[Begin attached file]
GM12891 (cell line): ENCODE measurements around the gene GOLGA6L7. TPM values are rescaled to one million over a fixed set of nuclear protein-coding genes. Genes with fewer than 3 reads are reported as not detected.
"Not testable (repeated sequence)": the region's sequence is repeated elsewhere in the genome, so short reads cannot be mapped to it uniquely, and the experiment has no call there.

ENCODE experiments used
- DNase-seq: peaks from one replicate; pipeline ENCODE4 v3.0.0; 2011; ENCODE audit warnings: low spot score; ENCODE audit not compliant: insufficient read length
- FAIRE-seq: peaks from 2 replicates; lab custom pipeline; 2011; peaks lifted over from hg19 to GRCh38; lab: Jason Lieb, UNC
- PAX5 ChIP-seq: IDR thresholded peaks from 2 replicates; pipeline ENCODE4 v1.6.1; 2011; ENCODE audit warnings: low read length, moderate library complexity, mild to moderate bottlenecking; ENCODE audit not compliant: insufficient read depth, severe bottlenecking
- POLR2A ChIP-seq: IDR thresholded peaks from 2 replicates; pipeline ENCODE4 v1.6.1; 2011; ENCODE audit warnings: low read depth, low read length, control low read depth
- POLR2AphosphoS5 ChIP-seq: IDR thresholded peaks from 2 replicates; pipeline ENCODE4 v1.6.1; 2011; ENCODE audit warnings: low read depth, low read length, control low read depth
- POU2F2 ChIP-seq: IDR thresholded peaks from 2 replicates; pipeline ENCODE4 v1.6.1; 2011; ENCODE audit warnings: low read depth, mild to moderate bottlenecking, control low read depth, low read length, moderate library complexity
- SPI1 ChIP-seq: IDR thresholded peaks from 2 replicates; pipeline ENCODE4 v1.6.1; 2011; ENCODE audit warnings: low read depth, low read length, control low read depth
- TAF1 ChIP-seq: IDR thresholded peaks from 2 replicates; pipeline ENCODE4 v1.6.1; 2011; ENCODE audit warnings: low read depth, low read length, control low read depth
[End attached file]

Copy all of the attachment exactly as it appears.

GM12891 (cell line): ENCODE measurements around the gene GOLGA6L7. TPM values are rescaled to one million over a fixed set of nuclear protein-coding genes. Genes with fewer than 3 reads are reported as not detected.
"Not testable (repeated sequence)": the region's sequence is repeated elsewhere in the genome, so short reads cannot be mapped to it uniquely, and the experiment has no call there.

ENCODE experiments used
- DNase-seq: peaks from one replicate; pipeline ENCODE4 v3.0.0; 2011; ENCODE audit warnings: low spot score; ENCODE audit not compliant: insufficient read length
- FAIRE-seq: peaks from 2 replicates; lab custom pipeline; 2011; peaks lifted over from hg19 to GRCh38; lab: Jason Lieb, UNC
- PAX5 ChIP-seq: IDR thresholded peaks from 2 replicates; pipeline ENCODE4 v1.6.1; 2011; ENCODE audit warnings: low read length, moderate library complexity, mild to moderate bottlenecking; ENCODE audit not compliant: insufficient read depth, severe bottlenecking
- POLR2A ChIP-seq: IDR thresholded peaks from 2 replicates; pipeline ENCODE4 v1.6.1; 2011; ENCODE audit warnings: low read depth, low read length, control low read depth
- POLR2AphosphoS5 ChIP-seq: IDR thresholded peaks from 2 replicates; pipeline ENCODE4 v1.6.1; 2011; ENCODE audit warnings: low read depth, low read length, control low read depth
- POU2F2 ChIP-seq: IDR thresholded peaks from 2 replicates; pipeline ENCODE4 v1.6.1; 2011; ENCODE audit warnings: low read depth, mild to moderate bottlenecking, control low read depth, low read length, moderate library complexity
- SPI1 ChIP-seq: IDR thresholded peaks from 2 replicates; pipeline ENCODE4 v1.6.1; 2011; ENCODE audit warnings: low read depth, low read length, control low read depth
- TAF1 ChIP-seq: IDR thresholded peaks from 2 replicates; pipeline ENCODE4 v1.6.1; 2011; ENCODE audit warnings: low read depth, low read length, control low read depth